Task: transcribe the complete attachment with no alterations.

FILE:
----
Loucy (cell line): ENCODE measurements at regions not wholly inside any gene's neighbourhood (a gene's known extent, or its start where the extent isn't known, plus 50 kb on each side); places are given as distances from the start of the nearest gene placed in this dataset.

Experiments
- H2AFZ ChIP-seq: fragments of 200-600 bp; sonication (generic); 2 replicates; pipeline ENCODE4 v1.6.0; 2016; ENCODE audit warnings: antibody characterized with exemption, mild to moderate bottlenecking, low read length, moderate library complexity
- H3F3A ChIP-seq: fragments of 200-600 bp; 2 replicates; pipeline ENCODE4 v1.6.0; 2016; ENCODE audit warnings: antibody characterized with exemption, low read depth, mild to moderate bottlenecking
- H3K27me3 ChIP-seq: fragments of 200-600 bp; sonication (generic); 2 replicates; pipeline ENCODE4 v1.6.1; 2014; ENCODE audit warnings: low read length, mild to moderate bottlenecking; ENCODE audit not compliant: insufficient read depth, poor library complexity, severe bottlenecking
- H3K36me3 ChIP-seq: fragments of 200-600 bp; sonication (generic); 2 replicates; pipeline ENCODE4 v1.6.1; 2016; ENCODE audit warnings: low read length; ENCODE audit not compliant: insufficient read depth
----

Loucy (cell line): ENCODE measurements at regions not wholly inside any gene's neighbourhood (a gene's known extent, or its start where the extent isn't known, plus 50 kb on each side); places are given as distances from the start of the nearest gene placed in this dataset.

Experiments
- H2AFZ ChIP-seq: fragments of 200-600 bp; sonication (generic); 2 replicates; pipeline ENCODE4 v1.6.0; 2016; ENCODE audit warnings: antibody characterized with exemption, mild to moderate bottlenecking, low read length, moderate library complexity
- H3F3A ChIP-seq: fragments of 200-600 bp; 2 replicates; pipeline ENCODE4 v1.6.0; 2016; ENCODE audit warnings: antibody characterized with exemption, low read depth, mild to moderate bottlenecking
- H3K27me3 ChIP-seq: fragments of 200-600 bp; sonication (generic); 2 replicates; pipeline ENCODE4 v1.6.1; 2014; ENCODE audit warnings: low read length, mild to moderate bottlenecking; ENCODE audit not compliant: insufficient read depth, poor library complexity, severe bottlenecking
- H3K36me3 ChIP-seq: fragments of 200-600 bp; sonication (generic); 2 replicates; pipeline ENCODE4 v1.6.1; 2016; ENCODE audit warnings: low read length; ENCODE audit not compliant: insufficient read depth